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Korea is a beautiful country, and it has about fifty million mountains with well-established hiking trails.  Many people like to go hiking on the weekends, especially at the bigger/more popular/more beautiful sites.  When I go hiking, I feel most attuned with my body and my natural surroundings.  I think it’s the closest to a meditative or above-normal-consciousness state that I’ve ever gotten.  However, that state of mind is difficult to achieve when the place you are hiking is this populated:

It was like that the entire 5 hours we were on the trail two weeks ago, at Geumosan.

But I am lucky enough to have a small mountain and a series of hiking trails right behind my house.  You’ll usually pass three or for people or couples, but there’s a lot of time spent alone (well, figuratively speaking — my boyfriend was with me) to absorb what’s around you.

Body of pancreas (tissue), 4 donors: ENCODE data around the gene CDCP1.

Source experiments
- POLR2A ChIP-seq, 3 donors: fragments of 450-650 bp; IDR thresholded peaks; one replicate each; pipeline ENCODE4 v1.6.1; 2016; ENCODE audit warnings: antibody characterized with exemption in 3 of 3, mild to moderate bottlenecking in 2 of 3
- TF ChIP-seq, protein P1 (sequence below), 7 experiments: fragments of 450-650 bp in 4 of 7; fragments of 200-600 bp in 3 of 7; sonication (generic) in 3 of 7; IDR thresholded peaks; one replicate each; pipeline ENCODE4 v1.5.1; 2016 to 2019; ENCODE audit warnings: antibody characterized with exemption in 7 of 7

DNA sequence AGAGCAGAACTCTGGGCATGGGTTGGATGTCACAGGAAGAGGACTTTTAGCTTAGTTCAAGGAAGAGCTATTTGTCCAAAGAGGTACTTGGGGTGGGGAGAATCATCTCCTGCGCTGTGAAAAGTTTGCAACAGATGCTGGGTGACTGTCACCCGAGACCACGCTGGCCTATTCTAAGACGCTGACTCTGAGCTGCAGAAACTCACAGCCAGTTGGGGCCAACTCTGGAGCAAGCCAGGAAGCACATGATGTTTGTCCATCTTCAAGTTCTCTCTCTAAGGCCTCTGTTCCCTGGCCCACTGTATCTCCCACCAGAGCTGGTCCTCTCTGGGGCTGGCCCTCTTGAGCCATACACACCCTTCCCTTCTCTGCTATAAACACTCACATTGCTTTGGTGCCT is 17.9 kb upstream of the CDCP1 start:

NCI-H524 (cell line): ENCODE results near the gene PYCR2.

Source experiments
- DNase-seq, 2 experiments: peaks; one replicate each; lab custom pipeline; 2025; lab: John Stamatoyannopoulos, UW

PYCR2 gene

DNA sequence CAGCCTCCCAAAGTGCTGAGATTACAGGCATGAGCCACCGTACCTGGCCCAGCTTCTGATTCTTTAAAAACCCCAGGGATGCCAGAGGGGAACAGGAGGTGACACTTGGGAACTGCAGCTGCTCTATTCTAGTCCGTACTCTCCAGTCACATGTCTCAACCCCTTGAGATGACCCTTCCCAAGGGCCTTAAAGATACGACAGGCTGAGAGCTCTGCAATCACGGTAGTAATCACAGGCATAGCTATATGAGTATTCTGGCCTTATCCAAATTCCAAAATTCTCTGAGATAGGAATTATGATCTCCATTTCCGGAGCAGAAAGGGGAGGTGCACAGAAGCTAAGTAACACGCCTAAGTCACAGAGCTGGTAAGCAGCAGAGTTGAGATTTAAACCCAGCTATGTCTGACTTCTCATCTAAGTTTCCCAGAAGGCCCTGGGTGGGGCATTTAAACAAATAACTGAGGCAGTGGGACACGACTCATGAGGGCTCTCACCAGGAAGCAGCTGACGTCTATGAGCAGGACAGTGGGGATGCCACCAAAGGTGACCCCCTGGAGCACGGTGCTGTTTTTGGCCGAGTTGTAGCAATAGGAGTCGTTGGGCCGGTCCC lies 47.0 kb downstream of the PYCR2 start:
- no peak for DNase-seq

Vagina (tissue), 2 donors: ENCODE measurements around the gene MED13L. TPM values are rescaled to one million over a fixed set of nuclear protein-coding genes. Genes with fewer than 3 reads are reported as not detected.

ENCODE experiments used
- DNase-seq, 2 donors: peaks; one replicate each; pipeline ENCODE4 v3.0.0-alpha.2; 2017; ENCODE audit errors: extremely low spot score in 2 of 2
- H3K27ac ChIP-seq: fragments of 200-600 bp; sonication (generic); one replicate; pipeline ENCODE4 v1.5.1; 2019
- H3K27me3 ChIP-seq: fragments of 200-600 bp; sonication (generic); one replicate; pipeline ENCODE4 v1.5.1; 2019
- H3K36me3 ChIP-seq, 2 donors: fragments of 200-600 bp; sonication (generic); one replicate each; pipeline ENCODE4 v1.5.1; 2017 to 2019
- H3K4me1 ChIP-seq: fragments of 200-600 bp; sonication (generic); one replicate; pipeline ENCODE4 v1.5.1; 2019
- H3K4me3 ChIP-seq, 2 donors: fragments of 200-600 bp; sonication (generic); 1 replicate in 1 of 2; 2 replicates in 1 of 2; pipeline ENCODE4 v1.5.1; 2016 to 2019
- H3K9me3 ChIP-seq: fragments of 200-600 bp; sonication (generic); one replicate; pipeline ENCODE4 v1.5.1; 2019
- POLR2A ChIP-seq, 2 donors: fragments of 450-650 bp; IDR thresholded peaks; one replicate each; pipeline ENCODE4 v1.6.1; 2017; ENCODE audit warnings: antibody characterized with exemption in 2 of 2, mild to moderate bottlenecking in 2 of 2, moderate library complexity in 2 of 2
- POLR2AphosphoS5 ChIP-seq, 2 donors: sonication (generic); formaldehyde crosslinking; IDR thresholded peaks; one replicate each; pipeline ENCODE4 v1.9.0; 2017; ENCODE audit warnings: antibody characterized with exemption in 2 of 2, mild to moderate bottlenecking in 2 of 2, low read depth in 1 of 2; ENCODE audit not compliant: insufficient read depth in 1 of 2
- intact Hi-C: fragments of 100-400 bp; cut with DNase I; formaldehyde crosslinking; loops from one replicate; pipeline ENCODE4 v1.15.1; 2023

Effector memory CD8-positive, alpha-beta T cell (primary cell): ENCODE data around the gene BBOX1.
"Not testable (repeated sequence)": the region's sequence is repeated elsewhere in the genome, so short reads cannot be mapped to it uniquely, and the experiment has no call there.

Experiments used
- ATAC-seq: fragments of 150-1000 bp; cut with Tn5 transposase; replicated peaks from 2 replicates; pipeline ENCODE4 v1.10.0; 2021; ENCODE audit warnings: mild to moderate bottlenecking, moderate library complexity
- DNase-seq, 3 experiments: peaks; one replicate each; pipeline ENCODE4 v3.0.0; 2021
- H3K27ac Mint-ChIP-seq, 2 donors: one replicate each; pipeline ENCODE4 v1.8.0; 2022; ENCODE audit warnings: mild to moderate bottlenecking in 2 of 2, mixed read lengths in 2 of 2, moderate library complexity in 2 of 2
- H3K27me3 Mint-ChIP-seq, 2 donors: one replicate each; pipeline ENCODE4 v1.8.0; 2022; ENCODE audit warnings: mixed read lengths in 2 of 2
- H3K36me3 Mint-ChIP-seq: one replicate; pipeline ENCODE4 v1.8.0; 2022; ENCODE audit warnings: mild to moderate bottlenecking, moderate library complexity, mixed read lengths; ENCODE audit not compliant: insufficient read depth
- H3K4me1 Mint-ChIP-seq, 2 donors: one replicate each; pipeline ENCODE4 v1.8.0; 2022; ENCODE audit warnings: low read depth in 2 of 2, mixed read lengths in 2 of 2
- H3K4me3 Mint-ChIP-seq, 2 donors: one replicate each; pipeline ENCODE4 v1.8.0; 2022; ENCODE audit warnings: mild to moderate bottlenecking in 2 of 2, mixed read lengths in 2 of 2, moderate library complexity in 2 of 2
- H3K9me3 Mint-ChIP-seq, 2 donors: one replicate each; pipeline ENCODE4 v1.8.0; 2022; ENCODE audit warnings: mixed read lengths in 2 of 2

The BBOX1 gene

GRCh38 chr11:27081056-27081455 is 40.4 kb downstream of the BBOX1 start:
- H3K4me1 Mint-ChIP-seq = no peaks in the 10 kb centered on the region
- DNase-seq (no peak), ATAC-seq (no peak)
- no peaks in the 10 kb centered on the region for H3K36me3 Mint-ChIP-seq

What’s particularly interesting is the mountain played a big part in the Korean War.  It’s actually the site of the Hill 303 massacre, and there’s a monument at the base of the mountain and also at the very top honoring those who were lost.  The whole hill is dotted with ancestral graves — in Korea, traditionally they don’t bury their dead in a whole in the ground; they leave the body sitting up and cover it with dirt.  There’s one small cleared patch on the west side of the mountain that has twenty or so of these graves.  I’m not the type of person to get involved with spirit work (at least, you know, not before I know what the hell I’m doing), but I’m curious — if, for instance, I wanted to have anything to do with these spirits, would I have to learn enough Korean to communicate?  Or, once you’re dead, would your energy sort of “transcend” the obstacles of spoken language?

Of course, depending on the time period of death, a lot of the Korean spirits might not want anything to do with me.  But a lot of US troops got killed here too; maybe there’s a stray spirit or two hanging around who would like some company.

You know, eventually.